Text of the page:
Car of the Week #9
Ferrari 250 Pininfarina Le Mans Berlinetta
In an era when Enzo Ferrari was still in charge, the 1960s were a time of great change at Maranello. After the success of the 250 SWB Berlinettas and 250 GTOs in GT classes, a successor was needed to counter increasing opposition from the encroaching Cobras; hence the introduction of the Le Mans (LM) special in 1963.
The specification of the 250 LM was groundbreaking for many reasons; it marked the first mid-engined ‘GT’, which apart from the prototype, donned a longitudinally mounted dry sump V12, producing 360bhp. Through a five speed non-synchromesh gearbox this charged the LM to a top speed of 186mph.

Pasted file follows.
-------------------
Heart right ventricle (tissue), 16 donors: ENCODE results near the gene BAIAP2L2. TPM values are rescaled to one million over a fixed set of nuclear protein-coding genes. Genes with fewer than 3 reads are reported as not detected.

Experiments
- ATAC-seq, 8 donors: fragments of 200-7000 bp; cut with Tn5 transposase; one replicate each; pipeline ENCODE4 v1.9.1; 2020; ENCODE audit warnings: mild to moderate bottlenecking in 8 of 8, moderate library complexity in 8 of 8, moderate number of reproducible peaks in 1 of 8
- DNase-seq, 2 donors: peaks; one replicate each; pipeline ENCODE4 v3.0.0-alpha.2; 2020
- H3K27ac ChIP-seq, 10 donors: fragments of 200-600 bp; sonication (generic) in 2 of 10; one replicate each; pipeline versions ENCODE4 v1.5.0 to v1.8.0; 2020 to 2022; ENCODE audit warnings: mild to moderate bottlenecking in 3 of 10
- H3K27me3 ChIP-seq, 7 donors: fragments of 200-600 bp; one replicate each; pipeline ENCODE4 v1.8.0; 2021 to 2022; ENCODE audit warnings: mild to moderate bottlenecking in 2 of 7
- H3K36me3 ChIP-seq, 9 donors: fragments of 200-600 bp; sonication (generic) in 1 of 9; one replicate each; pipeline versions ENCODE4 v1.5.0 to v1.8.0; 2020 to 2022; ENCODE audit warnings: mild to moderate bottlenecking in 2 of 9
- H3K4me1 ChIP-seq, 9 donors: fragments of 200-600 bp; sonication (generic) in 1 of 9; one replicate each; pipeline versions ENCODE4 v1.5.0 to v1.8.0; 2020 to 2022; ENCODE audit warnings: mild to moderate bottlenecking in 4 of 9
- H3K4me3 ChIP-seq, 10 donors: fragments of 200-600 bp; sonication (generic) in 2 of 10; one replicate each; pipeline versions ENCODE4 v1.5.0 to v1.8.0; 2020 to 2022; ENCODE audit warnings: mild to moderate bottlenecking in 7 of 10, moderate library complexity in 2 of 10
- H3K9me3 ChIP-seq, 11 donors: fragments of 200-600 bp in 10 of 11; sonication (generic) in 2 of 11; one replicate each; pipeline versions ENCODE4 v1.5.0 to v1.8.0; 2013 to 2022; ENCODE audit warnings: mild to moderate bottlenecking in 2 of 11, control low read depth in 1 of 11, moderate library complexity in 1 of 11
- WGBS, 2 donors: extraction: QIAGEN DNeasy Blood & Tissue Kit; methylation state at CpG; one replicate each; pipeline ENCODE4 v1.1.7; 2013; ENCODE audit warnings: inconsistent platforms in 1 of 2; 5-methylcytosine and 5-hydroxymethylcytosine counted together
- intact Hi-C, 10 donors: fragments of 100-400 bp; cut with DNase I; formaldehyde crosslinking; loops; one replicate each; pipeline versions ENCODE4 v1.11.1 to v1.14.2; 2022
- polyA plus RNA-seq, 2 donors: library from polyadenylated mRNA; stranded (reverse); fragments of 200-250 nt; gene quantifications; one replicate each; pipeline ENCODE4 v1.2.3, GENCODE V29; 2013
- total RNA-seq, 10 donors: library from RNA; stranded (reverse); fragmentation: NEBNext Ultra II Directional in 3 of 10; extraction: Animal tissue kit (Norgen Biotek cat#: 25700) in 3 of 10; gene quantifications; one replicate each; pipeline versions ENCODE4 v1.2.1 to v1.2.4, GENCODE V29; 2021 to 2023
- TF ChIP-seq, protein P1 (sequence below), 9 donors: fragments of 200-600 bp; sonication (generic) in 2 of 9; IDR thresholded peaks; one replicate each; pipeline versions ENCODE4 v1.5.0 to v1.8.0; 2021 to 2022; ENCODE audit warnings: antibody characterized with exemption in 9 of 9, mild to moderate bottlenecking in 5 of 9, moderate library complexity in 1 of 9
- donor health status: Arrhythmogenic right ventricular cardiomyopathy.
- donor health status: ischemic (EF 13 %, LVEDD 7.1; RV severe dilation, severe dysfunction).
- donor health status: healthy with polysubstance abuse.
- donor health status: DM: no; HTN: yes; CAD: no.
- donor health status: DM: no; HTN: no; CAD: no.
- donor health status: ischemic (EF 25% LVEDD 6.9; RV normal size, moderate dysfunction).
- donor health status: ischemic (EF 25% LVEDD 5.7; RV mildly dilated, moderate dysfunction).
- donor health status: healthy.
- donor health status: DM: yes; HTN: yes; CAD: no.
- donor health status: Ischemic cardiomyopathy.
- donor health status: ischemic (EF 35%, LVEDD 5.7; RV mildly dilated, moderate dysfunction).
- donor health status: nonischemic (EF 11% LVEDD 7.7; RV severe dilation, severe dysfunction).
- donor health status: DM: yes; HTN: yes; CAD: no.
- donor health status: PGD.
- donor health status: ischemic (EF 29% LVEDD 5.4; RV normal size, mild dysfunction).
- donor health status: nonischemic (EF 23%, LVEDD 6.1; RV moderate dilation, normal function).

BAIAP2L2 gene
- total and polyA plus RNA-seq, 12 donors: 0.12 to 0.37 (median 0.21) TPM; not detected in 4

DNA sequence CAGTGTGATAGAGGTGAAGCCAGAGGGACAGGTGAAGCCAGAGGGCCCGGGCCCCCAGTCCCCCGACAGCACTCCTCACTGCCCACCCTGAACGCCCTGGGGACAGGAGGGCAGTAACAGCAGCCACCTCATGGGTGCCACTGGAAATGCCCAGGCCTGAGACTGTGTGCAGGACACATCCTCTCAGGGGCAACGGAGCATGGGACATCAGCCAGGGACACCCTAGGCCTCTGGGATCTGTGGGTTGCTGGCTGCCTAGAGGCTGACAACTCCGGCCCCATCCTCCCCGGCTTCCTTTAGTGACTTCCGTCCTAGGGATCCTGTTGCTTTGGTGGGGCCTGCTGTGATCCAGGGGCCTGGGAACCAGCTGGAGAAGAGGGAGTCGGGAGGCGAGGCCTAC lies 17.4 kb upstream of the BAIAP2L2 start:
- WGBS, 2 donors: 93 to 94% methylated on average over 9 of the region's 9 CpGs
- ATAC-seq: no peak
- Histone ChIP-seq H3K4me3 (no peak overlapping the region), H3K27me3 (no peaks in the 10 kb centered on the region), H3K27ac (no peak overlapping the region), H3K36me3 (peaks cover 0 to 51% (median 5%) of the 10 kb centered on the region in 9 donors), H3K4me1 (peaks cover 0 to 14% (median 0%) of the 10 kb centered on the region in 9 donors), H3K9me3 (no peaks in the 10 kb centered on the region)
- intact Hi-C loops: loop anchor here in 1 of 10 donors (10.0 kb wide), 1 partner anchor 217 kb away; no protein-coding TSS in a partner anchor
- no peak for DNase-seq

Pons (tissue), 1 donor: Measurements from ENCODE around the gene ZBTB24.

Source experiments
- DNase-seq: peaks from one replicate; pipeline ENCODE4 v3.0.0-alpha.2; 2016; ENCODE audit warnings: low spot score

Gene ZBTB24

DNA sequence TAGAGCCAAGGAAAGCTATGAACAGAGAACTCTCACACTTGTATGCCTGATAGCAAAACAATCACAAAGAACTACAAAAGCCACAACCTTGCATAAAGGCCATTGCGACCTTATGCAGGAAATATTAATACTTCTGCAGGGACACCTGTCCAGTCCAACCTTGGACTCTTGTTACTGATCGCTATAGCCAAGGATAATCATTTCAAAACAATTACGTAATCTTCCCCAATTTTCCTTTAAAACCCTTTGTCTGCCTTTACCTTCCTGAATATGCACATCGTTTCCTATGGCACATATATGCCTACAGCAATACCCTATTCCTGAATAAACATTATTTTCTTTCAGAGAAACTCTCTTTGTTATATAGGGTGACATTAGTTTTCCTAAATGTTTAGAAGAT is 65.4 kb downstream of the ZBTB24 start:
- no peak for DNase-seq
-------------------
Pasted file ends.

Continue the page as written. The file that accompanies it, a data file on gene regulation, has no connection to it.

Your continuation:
Using a conventional multi-tubular frame type, the side chassis also doubled as water and oil carriers from the radiators to the engine. Running independent suspension with double wishbones and coil springs on all four wheels, the LM had front and rear anti-roll bars coupled with Dunlop disc brakes all round.
The 250 LM has won both at the 12 Hour endurance race at Reims, driven by Joakim Bonnier and Graham Hill, but most famously the 24 Hours of Le Mans in 1965, with Jochen Rindt and Masten Gregory at the wheel.